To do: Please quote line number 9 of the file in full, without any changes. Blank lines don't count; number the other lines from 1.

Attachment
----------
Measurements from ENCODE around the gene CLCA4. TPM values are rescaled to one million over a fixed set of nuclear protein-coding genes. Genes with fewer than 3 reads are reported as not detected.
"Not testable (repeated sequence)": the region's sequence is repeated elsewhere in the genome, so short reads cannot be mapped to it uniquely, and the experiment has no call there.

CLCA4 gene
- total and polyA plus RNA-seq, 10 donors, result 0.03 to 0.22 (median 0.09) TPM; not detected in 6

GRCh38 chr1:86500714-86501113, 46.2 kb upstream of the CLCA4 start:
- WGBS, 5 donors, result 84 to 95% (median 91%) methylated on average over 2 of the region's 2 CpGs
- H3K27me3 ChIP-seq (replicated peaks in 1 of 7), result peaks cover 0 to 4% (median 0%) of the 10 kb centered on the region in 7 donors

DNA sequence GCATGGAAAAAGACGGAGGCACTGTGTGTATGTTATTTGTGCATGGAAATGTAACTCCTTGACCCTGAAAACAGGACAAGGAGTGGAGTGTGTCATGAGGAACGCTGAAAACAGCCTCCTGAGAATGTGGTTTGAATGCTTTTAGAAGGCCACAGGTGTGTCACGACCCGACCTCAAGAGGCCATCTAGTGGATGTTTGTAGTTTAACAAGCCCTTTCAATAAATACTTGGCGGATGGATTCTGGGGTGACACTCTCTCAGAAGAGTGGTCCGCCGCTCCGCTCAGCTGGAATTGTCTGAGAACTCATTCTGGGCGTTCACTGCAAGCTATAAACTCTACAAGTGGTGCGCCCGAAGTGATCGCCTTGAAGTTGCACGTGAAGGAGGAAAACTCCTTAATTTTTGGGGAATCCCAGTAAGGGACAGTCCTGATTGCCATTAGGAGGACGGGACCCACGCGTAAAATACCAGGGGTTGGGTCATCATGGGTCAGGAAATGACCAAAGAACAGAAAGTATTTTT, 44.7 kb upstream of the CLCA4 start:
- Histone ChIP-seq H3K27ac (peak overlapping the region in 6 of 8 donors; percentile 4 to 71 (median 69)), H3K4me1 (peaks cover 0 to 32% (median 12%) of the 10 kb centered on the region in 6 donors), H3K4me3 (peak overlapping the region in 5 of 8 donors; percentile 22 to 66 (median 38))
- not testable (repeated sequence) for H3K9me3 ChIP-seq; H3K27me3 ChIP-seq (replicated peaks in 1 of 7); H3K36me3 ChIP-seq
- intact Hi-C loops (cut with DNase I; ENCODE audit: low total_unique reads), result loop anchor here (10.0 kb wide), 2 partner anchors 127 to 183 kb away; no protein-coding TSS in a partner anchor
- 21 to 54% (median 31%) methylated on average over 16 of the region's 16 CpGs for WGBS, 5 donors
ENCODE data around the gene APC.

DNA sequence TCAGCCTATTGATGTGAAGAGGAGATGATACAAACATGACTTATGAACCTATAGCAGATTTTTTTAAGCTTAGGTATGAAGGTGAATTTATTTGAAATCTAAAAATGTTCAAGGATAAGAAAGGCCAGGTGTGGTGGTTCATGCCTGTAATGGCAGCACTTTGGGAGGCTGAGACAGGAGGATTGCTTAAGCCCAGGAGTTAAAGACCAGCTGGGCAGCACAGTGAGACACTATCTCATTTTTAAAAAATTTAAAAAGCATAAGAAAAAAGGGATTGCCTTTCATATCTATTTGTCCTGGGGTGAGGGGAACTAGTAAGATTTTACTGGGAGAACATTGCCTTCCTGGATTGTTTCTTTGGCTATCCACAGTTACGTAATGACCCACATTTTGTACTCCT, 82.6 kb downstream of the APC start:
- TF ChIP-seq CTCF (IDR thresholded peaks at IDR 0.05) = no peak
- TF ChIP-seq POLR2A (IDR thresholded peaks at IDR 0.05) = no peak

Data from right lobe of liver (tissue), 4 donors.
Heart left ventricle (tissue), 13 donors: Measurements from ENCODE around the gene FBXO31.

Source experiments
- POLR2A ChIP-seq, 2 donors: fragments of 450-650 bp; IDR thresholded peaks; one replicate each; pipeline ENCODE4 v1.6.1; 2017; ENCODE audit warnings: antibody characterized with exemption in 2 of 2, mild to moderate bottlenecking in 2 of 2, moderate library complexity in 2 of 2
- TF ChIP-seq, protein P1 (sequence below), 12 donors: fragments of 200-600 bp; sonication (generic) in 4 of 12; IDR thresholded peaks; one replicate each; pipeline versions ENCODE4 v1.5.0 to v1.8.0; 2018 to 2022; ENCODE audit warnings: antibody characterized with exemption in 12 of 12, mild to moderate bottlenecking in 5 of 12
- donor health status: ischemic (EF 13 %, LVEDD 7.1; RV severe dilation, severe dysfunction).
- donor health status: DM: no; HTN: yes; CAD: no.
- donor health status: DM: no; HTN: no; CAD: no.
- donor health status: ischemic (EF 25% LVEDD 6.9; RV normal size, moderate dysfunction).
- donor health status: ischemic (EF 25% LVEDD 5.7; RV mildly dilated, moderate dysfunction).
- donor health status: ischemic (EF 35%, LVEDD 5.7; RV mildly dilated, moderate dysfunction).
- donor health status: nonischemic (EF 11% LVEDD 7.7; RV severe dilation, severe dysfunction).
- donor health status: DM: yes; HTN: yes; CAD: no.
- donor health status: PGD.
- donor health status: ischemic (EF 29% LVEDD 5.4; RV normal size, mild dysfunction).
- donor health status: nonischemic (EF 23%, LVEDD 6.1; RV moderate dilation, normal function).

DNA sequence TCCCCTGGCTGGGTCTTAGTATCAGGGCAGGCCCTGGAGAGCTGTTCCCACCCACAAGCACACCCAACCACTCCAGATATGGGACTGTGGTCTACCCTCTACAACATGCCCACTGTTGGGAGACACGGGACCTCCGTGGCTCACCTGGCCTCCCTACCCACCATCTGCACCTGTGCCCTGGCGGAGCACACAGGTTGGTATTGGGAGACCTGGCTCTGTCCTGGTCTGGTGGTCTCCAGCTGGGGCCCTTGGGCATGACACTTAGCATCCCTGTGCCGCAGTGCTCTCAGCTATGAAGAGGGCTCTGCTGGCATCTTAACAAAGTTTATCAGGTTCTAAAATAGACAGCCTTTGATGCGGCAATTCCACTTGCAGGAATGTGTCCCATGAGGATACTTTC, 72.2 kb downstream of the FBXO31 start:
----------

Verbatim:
- Histone ChIP-seq H3K27ac (peak overlapping the region in 6 of 8 donors; percentile 4 to 71 (median 69)), H3K4me1 (peaks cover 0 to 32% (median 12%) of the 10 kb centered on the region in 6 donors), H3K4me3 (peak overlapping the region in 5 of 8 donors; percentile 22 to 66 (median 38))